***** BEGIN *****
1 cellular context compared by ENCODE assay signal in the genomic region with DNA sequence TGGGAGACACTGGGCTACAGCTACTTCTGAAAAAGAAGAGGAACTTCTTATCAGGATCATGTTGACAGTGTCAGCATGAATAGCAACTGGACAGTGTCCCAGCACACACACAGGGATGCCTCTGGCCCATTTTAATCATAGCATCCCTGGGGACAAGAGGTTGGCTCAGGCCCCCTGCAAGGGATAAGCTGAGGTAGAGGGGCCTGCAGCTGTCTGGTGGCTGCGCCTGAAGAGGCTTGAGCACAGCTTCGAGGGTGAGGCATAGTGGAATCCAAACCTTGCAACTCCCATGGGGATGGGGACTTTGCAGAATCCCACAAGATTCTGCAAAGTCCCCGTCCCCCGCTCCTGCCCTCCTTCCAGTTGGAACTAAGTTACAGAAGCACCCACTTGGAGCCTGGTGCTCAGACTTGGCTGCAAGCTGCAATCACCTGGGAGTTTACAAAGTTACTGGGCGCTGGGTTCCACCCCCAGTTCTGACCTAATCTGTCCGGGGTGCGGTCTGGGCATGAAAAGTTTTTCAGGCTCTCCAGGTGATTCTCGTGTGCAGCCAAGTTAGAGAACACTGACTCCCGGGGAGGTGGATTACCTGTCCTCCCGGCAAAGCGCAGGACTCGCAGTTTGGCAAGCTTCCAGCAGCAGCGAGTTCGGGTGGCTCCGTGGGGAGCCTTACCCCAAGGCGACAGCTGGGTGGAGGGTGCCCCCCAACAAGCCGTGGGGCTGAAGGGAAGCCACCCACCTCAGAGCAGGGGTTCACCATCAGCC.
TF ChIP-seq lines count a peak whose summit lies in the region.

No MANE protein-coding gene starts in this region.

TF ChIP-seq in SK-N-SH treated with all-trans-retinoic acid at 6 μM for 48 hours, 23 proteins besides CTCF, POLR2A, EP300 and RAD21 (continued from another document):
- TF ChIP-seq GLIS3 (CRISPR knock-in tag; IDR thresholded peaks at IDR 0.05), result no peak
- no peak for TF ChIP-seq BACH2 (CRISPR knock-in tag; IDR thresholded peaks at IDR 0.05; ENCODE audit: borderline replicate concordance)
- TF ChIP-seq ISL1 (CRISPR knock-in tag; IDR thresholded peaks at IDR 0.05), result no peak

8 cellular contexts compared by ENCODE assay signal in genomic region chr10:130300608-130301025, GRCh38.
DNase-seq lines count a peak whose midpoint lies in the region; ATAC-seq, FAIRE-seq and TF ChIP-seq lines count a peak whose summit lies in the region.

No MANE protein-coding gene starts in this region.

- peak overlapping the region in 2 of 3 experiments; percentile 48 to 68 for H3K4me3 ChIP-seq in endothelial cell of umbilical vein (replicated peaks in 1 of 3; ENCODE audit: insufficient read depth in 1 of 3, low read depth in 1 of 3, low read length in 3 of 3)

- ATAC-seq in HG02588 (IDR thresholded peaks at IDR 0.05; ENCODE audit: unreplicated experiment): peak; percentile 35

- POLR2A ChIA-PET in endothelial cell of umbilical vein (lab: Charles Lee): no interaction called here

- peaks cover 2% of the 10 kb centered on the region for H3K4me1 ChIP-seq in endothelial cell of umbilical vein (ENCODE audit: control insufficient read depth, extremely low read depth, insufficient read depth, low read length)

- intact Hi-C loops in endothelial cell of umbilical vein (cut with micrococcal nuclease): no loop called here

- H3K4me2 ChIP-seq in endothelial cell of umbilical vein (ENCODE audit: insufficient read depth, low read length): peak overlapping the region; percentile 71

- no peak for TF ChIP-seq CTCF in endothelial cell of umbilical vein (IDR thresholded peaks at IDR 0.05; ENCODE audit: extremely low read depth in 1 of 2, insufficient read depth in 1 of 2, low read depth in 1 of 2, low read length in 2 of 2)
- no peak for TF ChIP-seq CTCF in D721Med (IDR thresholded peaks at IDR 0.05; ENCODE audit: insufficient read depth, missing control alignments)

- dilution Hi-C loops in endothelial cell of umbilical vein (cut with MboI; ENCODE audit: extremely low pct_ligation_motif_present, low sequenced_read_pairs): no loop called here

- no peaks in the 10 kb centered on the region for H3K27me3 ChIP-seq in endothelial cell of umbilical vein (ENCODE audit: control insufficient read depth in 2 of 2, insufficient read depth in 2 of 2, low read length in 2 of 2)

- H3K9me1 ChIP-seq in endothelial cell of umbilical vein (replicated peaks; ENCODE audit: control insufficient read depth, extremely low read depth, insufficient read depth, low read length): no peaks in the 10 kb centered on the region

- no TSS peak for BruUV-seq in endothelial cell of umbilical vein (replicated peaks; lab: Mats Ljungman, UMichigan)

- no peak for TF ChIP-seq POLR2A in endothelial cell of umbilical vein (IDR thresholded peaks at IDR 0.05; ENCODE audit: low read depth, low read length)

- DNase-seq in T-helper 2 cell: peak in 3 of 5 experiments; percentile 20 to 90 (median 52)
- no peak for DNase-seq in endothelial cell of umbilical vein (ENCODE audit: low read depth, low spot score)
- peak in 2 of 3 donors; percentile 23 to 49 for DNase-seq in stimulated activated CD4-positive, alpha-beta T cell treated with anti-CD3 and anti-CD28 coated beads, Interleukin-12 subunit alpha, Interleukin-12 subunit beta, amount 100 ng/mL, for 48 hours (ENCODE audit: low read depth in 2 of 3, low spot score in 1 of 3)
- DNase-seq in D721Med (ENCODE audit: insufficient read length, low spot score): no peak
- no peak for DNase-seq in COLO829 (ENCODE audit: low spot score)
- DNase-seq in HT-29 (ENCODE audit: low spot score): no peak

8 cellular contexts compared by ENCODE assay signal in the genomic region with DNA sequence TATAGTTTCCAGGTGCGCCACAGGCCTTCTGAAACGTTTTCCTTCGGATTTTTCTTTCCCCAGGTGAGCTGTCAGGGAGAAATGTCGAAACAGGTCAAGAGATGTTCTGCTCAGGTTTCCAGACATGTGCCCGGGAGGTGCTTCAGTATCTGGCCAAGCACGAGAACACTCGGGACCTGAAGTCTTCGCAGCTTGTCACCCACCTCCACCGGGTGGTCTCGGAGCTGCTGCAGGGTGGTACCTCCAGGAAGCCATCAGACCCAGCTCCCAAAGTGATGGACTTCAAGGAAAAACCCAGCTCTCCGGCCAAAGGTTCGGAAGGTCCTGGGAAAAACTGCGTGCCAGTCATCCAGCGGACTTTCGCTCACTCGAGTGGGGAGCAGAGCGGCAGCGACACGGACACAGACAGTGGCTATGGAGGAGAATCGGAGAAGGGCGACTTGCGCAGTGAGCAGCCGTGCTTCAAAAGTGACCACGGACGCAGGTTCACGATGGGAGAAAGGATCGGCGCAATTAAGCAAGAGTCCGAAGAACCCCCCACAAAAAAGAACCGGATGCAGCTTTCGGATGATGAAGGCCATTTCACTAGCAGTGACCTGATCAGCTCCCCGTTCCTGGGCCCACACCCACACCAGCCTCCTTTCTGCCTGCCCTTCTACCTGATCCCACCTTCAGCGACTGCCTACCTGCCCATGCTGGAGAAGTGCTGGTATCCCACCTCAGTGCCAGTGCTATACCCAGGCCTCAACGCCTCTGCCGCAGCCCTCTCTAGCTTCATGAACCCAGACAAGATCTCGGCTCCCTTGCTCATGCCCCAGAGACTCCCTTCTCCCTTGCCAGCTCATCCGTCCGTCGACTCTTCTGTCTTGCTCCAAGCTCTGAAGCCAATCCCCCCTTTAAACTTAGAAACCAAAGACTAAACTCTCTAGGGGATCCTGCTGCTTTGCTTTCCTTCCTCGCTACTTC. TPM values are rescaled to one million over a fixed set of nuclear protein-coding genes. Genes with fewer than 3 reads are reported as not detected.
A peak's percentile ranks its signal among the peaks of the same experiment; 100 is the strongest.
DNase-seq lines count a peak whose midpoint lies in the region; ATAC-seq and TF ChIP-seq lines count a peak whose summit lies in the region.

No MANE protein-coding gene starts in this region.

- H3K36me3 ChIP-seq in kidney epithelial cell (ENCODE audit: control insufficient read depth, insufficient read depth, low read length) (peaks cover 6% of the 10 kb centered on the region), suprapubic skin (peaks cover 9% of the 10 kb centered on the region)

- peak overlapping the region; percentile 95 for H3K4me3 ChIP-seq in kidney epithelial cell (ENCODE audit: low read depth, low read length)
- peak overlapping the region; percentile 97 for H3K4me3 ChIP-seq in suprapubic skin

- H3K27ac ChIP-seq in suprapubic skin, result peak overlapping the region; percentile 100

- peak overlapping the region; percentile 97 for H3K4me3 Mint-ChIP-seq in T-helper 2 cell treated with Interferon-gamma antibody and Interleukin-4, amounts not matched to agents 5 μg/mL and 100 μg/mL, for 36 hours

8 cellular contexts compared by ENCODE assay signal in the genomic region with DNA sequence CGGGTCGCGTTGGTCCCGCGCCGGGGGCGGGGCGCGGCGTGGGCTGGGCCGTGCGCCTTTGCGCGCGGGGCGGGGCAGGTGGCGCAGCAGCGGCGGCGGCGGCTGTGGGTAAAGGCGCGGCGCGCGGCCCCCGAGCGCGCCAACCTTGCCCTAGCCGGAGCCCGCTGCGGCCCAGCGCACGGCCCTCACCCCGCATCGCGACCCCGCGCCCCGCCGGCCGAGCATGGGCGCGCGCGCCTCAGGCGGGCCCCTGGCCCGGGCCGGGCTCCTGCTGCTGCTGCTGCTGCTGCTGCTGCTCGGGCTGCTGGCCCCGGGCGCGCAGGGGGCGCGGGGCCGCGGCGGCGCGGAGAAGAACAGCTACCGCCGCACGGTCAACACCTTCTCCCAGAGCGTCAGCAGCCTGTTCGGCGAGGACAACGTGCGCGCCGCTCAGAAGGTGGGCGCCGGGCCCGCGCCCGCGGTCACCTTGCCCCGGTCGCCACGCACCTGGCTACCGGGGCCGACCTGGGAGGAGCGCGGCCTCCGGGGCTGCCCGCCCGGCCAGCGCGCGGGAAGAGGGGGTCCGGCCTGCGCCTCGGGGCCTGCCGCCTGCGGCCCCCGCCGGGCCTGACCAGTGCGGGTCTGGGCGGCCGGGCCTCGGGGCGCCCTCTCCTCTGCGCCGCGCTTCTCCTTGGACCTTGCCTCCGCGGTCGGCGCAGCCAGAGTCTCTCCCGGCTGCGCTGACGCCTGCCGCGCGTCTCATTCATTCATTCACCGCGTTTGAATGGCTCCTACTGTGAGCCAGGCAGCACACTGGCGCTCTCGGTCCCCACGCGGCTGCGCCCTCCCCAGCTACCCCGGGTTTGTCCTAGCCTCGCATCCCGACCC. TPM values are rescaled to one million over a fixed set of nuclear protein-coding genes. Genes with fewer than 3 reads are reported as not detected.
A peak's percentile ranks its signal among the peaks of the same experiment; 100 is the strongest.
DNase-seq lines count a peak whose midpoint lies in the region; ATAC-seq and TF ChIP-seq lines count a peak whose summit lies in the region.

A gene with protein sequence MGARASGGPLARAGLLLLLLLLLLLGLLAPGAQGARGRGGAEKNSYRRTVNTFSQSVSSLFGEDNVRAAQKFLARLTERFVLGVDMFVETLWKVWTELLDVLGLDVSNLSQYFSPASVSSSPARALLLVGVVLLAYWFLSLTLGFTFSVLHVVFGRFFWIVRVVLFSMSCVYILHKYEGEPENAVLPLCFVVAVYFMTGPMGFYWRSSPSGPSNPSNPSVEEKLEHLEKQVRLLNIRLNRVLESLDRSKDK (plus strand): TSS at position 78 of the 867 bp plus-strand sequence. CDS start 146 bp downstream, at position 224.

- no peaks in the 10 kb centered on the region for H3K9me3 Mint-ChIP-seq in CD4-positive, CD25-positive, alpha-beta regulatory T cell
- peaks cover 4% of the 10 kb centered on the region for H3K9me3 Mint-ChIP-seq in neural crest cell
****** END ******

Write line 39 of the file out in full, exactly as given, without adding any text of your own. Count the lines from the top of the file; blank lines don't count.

8 cellular contexts compared by ENCODE assay signal in the genomic region with DNA sequence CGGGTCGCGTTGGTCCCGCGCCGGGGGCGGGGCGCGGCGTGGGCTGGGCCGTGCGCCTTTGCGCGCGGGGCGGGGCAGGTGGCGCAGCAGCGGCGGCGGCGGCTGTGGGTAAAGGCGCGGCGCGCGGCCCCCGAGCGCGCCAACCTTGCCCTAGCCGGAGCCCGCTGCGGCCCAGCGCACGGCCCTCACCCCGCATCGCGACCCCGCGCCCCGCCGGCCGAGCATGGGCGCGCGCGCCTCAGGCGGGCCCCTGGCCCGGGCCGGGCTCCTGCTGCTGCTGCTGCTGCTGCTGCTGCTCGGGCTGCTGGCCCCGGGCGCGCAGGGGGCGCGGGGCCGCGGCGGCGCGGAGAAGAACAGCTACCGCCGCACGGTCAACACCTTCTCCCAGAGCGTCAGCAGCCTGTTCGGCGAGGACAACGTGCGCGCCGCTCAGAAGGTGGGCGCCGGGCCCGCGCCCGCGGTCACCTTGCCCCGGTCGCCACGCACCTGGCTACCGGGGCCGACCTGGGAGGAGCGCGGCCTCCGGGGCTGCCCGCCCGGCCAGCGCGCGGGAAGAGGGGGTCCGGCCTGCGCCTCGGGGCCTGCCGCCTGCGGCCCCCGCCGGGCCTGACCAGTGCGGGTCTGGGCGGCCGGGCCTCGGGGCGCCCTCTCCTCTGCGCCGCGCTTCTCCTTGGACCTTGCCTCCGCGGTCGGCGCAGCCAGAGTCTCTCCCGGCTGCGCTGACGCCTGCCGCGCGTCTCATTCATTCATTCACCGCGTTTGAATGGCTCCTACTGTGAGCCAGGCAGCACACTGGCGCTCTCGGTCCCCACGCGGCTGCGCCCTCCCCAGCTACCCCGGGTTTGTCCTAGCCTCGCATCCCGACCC. TPM values are rescaled to one million over a fixed set of nuclear protein-coding genes. Genes with fewer than 3 reads are reported as not detected.